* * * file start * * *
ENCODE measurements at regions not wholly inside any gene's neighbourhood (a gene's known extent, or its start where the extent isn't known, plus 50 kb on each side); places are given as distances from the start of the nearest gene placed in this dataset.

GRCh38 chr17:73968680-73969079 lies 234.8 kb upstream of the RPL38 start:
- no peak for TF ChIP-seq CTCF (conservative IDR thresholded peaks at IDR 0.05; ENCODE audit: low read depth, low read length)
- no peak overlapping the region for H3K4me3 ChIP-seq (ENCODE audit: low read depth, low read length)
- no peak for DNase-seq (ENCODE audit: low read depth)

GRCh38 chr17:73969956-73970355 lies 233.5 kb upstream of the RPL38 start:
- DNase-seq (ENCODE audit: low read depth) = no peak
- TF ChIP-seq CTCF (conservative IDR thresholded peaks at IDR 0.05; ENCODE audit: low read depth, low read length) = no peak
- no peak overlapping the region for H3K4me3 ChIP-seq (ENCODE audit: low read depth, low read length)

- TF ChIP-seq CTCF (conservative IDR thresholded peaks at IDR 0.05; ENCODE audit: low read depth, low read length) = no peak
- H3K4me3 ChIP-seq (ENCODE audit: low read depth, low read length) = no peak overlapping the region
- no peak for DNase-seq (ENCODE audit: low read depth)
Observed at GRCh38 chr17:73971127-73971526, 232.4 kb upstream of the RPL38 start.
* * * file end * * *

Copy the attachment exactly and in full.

ENCODE measurements at regions not wholly inside any gene's neighbourhood (a gene's known extent, or its start where the extent isn't known, plus 50 kb on each side); places are given as distances from the start of the nearest gene placed in this dataset.

GRCh38 chr17:73968680-73969079 lies 234.8 kb upstream of the RPL38 start:
- no peak for TF ChIP-seq CTCF (conservative IDR thresholded peaks at IDR 0.05; ENCODE audit: low read depth, low read length)
- no peak overlapping the region for H3K4me3 ChIP-seq (ENCODE audit: low read depth, low read length)
- no peak for DNase-seq (ENCODE audit: low read depth)

GRCh38 chr17:73969956-73970355 lies 233.5 kb upstream of the RPL38 start:
- DNase-seq (ENCODE audit: low read depth) = no peak
- TF ChIP-seq CTCF (conservative IDR thresholded peaks at IDR 0.05; ENCODE audit: low read depth, low read length) = no peak
- no peak overlapping the region for H3K4me3 ChIP-seq (ENCODE audit: low read depth, low read length)

- TF ChIP-seq CTCF (conservative IDR thresholded peaks at IDR 0.05; ENCODE audit: low read depth, low read length) = no peak
- H3K4me3 ChIP-seq (ENCODE audit: low read depth, low read length) = no peak overlapping the region
- no peak for DNase-seq (ENCODE audit: low read depth)
Observed at GRCh38 chr17:73971127-73971526, 232.4 kb upstream of the RPL38 start.